My grandfather loved Glenn Miller. As a Mobil service station man, he respected how Miller had worked as a poor musician and composer all through his twenties and early thirties, never getting much of anywhere. “But he was always looking,” Grandpa said, “looking for that sound.”
Grandpa understood that a man could be looking for something, never knowing what exactly, until he bumped up against it.
My brother and I will always remember that moment my grandfather stood in his den doorway and listened to “In the Mood”—one of Miller’s slower pieces, a serenade. And Grandpa’s eyes half closed, and his soul slipped out of that room, out of that house, and back to the 1940s.
We watched as the old man with the intestinal cancer growing there inside him melted into the young man, square faced and lanky, beanpole-straight in his suit jacket. And then he saw Beryl across the gymnasium floor. Kennewick’s beauty queen. Too beautiful for the likes of him, an old country boy from Sunnyside, tall and awkward and gawking at this girl who couldn’t be real, who couldn’t be there smiling up at him. Until he asked her for a dance and felt, under his large hands, her shoulders solid as apples and just as real.
We followed him to that gymnasium, and we saw the moment he fell head over heels in love with our grandmother. That moment he found what he’d been looking for. We never forgot it.
And Miller? He found it, too. It wasn’t until his mid-thirties. But once he had it, he had it.
My grandfather liked that story. He could tell it again and again. An artist’s quest, the instinct for “that sound.”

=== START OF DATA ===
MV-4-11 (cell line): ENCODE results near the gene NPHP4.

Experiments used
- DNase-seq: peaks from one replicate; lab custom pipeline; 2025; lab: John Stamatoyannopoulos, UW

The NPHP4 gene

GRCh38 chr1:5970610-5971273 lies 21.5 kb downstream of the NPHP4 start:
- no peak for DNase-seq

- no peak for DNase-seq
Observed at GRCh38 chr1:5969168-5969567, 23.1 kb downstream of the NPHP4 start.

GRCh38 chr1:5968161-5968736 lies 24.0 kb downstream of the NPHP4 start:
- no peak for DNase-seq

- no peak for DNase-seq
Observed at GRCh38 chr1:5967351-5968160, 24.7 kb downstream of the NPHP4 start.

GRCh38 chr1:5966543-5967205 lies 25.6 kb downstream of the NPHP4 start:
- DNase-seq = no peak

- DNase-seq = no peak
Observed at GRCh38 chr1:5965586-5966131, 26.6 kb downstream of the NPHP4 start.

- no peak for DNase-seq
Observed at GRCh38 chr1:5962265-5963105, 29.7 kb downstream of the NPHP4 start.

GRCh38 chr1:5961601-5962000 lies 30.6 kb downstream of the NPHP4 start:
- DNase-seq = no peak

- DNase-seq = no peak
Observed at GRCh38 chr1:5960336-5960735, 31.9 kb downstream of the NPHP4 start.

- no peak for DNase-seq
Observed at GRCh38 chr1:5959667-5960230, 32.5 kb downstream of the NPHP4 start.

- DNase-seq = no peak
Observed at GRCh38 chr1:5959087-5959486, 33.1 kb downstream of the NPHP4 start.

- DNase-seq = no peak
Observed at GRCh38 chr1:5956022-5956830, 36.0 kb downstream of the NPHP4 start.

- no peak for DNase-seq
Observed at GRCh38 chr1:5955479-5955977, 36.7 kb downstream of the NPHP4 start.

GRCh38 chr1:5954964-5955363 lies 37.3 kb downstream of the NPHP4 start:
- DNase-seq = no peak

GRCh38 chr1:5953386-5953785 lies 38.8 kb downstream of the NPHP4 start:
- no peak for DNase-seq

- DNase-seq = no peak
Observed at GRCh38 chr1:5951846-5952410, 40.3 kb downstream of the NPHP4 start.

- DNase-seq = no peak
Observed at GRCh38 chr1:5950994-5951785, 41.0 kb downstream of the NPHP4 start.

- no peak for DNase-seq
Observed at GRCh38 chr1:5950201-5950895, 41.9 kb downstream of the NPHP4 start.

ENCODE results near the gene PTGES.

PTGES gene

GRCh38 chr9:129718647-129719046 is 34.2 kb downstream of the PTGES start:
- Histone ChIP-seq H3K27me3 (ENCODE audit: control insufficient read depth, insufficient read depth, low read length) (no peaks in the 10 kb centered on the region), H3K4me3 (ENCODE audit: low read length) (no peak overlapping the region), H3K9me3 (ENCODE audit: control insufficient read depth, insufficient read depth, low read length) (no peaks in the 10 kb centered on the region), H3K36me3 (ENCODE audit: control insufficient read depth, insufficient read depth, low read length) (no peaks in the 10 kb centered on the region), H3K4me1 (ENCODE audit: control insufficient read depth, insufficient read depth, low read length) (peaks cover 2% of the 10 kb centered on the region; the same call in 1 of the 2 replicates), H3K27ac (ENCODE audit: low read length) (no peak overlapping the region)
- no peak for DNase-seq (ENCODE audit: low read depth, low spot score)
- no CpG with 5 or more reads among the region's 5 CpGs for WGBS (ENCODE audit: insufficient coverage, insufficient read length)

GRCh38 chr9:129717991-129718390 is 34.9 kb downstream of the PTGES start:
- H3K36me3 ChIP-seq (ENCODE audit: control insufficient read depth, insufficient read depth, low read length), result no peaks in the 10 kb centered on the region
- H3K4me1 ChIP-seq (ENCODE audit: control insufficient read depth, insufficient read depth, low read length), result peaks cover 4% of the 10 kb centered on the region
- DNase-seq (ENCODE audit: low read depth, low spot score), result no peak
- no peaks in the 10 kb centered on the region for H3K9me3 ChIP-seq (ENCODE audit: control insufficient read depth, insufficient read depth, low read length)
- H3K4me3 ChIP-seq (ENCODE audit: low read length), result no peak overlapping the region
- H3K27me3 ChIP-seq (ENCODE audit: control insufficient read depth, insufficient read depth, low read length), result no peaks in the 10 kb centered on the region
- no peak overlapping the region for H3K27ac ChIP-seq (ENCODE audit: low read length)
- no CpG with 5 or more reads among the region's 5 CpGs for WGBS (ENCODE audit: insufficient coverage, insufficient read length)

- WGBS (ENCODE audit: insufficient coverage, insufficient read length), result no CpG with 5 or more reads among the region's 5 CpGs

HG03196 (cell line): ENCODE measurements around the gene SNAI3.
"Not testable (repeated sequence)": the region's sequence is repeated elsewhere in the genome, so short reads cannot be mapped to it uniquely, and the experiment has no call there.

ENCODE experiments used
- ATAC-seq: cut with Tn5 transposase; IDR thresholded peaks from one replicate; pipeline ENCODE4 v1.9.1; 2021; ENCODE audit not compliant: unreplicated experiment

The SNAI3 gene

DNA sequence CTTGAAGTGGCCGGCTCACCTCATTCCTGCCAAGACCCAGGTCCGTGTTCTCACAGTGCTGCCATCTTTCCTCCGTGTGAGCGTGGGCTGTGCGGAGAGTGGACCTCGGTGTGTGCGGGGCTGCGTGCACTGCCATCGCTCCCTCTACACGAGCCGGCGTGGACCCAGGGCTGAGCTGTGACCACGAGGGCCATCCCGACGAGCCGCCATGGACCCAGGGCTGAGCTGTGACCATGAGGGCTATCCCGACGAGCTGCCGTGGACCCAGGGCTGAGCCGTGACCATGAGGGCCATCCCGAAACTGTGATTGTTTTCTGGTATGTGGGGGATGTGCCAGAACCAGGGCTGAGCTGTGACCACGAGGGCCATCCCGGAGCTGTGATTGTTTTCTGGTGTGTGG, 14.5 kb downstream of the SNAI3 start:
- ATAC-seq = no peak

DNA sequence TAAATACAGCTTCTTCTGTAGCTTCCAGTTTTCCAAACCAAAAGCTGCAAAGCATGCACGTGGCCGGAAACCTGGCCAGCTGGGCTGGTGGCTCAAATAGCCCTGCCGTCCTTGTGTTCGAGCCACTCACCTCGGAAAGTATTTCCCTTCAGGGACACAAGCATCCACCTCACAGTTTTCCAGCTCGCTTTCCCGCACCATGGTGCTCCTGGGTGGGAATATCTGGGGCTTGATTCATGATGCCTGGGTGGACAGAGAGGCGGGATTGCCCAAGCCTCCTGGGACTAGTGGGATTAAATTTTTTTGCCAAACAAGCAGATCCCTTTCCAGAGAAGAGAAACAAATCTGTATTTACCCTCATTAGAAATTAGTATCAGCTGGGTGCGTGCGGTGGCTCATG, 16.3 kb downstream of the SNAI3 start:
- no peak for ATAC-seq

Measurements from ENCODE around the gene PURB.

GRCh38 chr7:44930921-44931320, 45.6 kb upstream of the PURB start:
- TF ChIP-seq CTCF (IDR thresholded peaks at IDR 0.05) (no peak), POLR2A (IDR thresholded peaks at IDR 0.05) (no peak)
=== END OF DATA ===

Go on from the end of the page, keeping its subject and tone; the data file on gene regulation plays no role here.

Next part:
The year he died Grandpa called me back into that den. “Honey, I got something for you.”
And then he set his old Smith-Corona typewriter on the desk, the Coronamatic 2200, and cracked open the plastic case. He pulled back the lid and let me peek in. I gasped the same way I had when he gave me my first Glenn Miller CD. “If you want it.”
I stared at him. Why wouldn’t I want it? And he laughed.
He helped me set it up in the kitchen. “I’m going to start a short story,” I announced.
“You do that, honey.”
He knew I was looking. Looking for that sound. And he wanted me to find it.
That was the last time I saw him. The first family member, and the last other than my brother, to really understand what I was trying to do with my life. And to want me to succeed at it.
Sometimes I can almost hear him over my shoulder, when a short story doesn’t come out right or a character won’t get born. I feel almost as if he’s there when I scroll a page into the typewriter and flip the switch and it hums to life. Almost as if his hand rests on my shoulder.
You keep on looking, honey.
You keep on looking.